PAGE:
The USEA’s virtual briefing on Dec. 11 will feature regional transmission chiefs.
— Llewellyn King
WASHINGTON, DC, USA, December 7, 2023 /EINPresswire.com/ — The United States Energy Association will hold a virtual press briefing on the unfolding of a new era of energy crisis on Monday, Dec. 11, at noon EST.
What appears to be a perfect storm is forming over the nation’s electricity supply. This winter may be the first test, and what happens next summer and going forward has many in the industry voicing considerable alarm, including talk of a new energy crisis of indefinite duration. Texas and California are expected to struggle this winter, as they did in the summer. The North American Electric Reliability Corporation (NERC) has named those two states as vulnerable.
These are the gathering elements of the storm:
1. Organic growth in areas with burgeoning populations like Texas and the Intermountain West.
2. Increasing electrification of transportation and industrial processes like steelmaking.
3. An anticipated surge in server farms as AI attracts more and more users. This demand has been put at 100 percent in a decade, and some estimates are higher.
4. Pressure post-COP28 to accelerate the closure of coal plants, which are still generating 19 percent of U.S. electricity.
5. Greater difficulty from local regulators to site new natural gas turbines.
6. Long lead times for new transmission, if that is even possible.
7. New heat norms across the country, requiring more air conditioning and testing the grids — East, West and Texas — as never before.
8. A greater reliance on intermittent renewable generation, and inadequate storage to harvest that power when not in actual demand.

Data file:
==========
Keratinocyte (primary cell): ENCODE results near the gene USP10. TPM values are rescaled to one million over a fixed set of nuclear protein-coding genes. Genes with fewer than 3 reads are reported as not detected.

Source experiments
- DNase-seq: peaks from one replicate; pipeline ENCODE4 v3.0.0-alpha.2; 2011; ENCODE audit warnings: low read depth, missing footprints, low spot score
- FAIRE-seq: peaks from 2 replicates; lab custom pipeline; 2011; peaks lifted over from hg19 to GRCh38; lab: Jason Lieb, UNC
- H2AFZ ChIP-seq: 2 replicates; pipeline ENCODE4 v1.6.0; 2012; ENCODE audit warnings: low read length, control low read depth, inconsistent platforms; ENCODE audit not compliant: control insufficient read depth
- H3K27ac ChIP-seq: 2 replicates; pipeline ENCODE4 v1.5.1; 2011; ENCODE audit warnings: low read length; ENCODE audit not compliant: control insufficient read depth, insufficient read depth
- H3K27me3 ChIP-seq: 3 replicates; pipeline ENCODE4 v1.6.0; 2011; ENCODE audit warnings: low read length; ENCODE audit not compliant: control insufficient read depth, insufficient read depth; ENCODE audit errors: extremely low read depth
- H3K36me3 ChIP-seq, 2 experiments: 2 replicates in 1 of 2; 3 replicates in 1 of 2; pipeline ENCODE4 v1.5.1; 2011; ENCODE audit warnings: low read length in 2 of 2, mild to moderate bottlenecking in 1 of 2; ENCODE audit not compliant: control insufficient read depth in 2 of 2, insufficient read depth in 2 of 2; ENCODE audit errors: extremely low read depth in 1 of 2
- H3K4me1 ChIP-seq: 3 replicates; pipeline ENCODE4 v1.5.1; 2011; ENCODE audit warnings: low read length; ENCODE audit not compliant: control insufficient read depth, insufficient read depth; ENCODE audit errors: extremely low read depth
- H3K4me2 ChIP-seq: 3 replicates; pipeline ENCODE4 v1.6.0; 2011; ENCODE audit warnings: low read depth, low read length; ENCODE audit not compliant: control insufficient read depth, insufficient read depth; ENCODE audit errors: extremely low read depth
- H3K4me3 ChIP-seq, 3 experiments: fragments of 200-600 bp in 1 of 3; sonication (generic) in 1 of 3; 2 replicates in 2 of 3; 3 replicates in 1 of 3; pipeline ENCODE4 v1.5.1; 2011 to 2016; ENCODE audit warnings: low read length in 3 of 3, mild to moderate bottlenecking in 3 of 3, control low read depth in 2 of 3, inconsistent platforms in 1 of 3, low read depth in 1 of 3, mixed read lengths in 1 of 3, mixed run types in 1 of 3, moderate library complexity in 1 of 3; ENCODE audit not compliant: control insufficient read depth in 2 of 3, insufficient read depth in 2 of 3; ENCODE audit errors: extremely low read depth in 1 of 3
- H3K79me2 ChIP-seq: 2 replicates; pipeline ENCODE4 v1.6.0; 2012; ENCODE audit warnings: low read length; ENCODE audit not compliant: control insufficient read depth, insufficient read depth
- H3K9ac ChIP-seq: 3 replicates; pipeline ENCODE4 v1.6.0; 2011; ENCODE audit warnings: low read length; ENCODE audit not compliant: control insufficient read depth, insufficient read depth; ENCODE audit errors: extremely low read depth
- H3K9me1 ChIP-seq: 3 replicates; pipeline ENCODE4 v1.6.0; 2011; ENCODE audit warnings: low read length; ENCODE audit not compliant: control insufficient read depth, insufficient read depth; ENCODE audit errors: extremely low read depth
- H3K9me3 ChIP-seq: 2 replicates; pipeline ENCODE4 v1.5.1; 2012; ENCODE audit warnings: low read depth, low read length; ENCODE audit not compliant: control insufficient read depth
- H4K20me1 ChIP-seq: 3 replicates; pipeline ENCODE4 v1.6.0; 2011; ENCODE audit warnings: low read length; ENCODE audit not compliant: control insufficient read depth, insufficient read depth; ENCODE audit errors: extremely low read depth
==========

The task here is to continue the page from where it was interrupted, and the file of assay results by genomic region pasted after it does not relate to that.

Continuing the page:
The joker, of course, is the weather — the cold of winter and the heat of summer.
As with previous briefings on Zoom, a panel of reporters who cover energy will question a panel of experts on the subject at hand. Journalist Llewellyn King is the organizer and will moderate the discussion. Mark Menezes, USEA president and CEO, and former deputy secretary of energy, will welcome everyone and will contribute his expertise.
“The unfolding crisis appears severe: Winter Storm Uri in Texas in 2021 killed 246 people. Heat domes can be as lethal as icy cold,” said King.
Jim Matheson, CEO, National Rural Electric Cooperative Association (NRECA)
Pablo Vegas, President & CEO, Electric Reliability Council of Texas (ERCOT)
Elliot Mainzer, President & CEO, California ISO
Clinton Vince, Chair, U.S. Energy Practice, Dentons
Duane Highley, CEO, Tri-State Generation and Transmission Association
Rudy Garza, President & CEO, CPS Energy
Ken Silverstein, Forbes
Matthew Daly, Associated Press
Jennifer Hiller, The Wall Street Journal
Matt Chester, Energy Central
The briefing is open to the press and the public. It will be posted in its entirety on the USEA and the Energy Central web sites, and a transcript will be available.